The second was that when they the problem is not inevitable but has curable causes, and began to look for solutions which could be implemented in a feasible and pragmatic way. There was then a great surge of goodwill to try to do something to alleviate the situation.
The third lesson was that despite all the goodwill and willingness to do something, not many people were really sure of what should be done.
The Way Forward
Phase Il of FEMSA, over the course of three years beginning in July 1998, will engage in various activities, both at national and local level. A major objective is to influence national policy development and decisions regarding girls' education by making a significant input in areas such as curriculum development, production of books and resource materials, teacher training and examinations.
At local level the major task will be to sensitise students, teachers and parents to a realisation of the difficulties and constraints faced by girls in the study of SMT subjects through small scale interventions at primary and secondary school level. These interventions will be used to develop innovative girl-friendly approaches to the learning of SMT; to relate the teaching of SMT to the girls' out of school experiences and their needs after school; to promote girls' interest in mathematics and science based careers and to experiment with alternative evaluation methods which test students' ability to reason and apply appropriate knowledge and skills rather than regurgitate crammed facts.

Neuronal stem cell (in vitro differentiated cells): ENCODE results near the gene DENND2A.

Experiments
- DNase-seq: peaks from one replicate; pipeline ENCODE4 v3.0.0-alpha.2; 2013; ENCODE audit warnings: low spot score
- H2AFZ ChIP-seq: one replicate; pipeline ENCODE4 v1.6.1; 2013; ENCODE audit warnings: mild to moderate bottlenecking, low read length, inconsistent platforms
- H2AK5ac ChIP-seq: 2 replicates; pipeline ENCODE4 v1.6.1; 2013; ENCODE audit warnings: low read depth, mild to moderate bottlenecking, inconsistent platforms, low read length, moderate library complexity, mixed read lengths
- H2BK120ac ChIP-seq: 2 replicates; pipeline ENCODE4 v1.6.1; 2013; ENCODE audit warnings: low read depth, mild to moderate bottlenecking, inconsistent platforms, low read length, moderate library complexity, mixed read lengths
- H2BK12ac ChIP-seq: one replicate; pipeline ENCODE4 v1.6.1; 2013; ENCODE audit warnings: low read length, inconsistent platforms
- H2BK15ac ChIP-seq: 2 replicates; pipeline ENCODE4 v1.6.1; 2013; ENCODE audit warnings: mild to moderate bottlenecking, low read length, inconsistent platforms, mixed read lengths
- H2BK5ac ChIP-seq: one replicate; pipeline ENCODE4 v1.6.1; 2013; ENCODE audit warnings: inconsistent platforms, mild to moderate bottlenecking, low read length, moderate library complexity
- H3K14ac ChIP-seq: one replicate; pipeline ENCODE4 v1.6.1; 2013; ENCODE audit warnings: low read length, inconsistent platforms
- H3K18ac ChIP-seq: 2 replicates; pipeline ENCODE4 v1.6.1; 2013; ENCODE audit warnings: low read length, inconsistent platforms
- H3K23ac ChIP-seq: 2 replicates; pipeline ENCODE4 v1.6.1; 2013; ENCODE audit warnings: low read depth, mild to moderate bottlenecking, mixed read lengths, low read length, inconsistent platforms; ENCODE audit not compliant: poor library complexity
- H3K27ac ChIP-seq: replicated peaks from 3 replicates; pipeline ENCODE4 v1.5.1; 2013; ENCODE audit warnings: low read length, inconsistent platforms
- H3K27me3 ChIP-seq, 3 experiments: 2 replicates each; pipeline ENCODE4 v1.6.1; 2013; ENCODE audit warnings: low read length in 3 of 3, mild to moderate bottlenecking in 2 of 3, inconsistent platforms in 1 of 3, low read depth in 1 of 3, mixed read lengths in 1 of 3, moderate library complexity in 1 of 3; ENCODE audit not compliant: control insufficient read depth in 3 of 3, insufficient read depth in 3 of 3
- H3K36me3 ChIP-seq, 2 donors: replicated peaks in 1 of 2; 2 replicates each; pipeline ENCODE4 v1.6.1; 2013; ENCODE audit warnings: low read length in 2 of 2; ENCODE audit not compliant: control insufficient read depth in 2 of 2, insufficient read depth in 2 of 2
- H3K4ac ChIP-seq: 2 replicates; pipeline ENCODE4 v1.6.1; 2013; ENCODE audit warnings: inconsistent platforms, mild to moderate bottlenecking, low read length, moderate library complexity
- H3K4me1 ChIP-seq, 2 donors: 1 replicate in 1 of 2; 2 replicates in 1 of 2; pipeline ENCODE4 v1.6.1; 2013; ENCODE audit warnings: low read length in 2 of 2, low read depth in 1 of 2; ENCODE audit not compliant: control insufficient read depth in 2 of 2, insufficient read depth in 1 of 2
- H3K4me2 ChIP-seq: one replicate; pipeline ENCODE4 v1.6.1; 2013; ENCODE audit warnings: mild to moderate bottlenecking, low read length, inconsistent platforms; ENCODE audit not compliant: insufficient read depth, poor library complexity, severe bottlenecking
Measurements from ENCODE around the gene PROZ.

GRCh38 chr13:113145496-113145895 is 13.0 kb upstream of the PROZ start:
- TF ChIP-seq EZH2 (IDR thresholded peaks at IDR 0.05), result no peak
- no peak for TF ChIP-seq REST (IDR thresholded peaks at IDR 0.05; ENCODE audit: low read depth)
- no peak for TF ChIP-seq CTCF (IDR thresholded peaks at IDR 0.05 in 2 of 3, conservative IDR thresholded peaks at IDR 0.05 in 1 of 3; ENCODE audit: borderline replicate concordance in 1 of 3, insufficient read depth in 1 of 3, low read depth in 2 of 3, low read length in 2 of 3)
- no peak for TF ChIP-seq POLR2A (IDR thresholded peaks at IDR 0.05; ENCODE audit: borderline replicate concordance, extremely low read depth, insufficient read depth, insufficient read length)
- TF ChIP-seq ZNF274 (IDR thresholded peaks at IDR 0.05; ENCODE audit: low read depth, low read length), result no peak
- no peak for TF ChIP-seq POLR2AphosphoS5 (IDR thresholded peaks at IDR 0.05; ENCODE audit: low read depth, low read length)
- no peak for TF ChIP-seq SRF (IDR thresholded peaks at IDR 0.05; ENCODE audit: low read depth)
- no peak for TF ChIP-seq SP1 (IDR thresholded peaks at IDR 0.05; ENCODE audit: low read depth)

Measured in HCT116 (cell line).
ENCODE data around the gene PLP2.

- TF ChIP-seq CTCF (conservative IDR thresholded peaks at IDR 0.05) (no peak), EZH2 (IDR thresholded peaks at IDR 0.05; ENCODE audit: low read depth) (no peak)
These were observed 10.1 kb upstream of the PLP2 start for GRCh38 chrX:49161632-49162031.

Eight new countries will be introduced to the FEMSA family: Burkina Faso, Kenya, Mali, Malawi, Mozambique, Senegal, Swaziland and Zambia, giving a better mix of anglophone, francophone and lusophone countries.
In the past few years the Sub-Saharan Africa region has heard much of donor fatigue. We are now afflicted with a new malady: evaluation fatigue. Countries, institutions and individuals are tired of being evaluated, studied, probed and questioned as to the nature of their problems. We yearn for solutions, for action to follow the evaluation, to be given support to implement the solutions that we believe will make a difference.
The problems must be addressed squarely at the local/community/school level and the solutions must have the blessing and confidence of the grassroots players. It is this interaction at the grassroots level with schools and communities that FEMSA hopes to promote in Phase Il and to use the knowledge gained at the local level to have a serious impact on national policy and procedures in curriculum development, teacher training and examinations.
A series of dissemination booklets has been published on the findings of Phase 1.
These are available below or from:
FEMSA Secretariat, FAWE, P 0 Box 53168, Nairobi, Kenya. Fax 254-2-210709 Email.- firstname.lastname@example.org.
Joseph P Oconnor FEMSA Regional Coordinator
FEMALE EDUCATION IN MATHEMATICS AND SCIENCE IN AFRICA
Based on the Country Profiles Compiled by:
Rose Eboutou CAMEROON
Georgina Quaisie GHANA
Verdiana Masanja TANZANIA
P O Box 53168